Signs of the Times

[From the New-Church Messenger, New York, New York]

The spread of the Christian Science movement has been one of the most significant religious phenomena of modern times, and many explanations—probably none of them wholly adequate—have been offered for it. We submit one more, not as complete, but as worthy of consideration: Irrespective of the value of his appeal in itself, the Christian Scientist has shown in the making of it a sounder psychology and one nearer to the Christian model than have most of his neighbors. Whereas the average Christian missionary, and especially the average Protestant, says to the world in effect, "Come and hear what I am saying," the Christian Scientist says, "Come and see what I am doing." Try these two forms of appeal on the next child you meet, and see to which he responds more readily. Then remember the Lord's answer to John's disciples (Matthew 11:2—5). Churches in general . . . will appeal to the world as they can present the spectacle of a different and better way of life among their members, or as they will permit the Lord, through them, to confirm "the word with signs following."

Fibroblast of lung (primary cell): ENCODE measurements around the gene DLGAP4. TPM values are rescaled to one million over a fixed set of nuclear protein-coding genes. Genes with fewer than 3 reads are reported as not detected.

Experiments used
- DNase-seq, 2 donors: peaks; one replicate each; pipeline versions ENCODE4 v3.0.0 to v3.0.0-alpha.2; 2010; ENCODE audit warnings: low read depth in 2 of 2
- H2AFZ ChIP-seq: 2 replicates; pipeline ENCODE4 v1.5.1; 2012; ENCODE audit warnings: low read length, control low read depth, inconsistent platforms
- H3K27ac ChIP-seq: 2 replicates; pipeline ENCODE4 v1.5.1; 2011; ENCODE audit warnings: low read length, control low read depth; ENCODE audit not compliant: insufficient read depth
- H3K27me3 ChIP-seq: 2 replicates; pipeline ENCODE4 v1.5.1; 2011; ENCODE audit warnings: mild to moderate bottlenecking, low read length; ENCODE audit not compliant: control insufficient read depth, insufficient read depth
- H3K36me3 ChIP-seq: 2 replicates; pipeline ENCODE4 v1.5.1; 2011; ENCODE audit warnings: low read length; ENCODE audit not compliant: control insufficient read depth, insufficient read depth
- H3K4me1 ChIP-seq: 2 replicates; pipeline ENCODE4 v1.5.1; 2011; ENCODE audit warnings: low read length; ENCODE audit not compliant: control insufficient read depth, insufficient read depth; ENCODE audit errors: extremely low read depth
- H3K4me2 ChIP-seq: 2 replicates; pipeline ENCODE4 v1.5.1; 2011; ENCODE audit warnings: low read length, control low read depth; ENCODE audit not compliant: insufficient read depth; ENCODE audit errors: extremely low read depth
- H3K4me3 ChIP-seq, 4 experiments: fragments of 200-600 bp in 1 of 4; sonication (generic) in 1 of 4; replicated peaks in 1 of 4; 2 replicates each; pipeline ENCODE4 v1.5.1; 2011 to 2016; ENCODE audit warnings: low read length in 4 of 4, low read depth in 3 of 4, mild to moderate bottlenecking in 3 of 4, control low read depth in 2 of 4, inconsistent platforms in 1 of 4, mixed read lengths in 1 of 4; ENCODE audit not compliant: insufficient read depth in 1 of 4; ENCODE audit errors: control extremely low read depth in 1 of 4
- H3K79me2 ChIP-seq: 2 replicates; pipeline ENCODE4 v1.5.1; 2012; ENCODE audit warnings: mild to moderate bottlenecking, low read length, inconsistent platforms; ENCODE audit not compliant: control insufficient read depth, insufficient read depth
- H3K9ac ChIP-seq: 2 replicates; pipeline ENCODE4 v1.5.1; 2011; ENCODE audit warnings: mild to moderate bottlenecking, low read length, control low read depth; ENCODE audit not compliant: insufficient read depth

June 19, 1926

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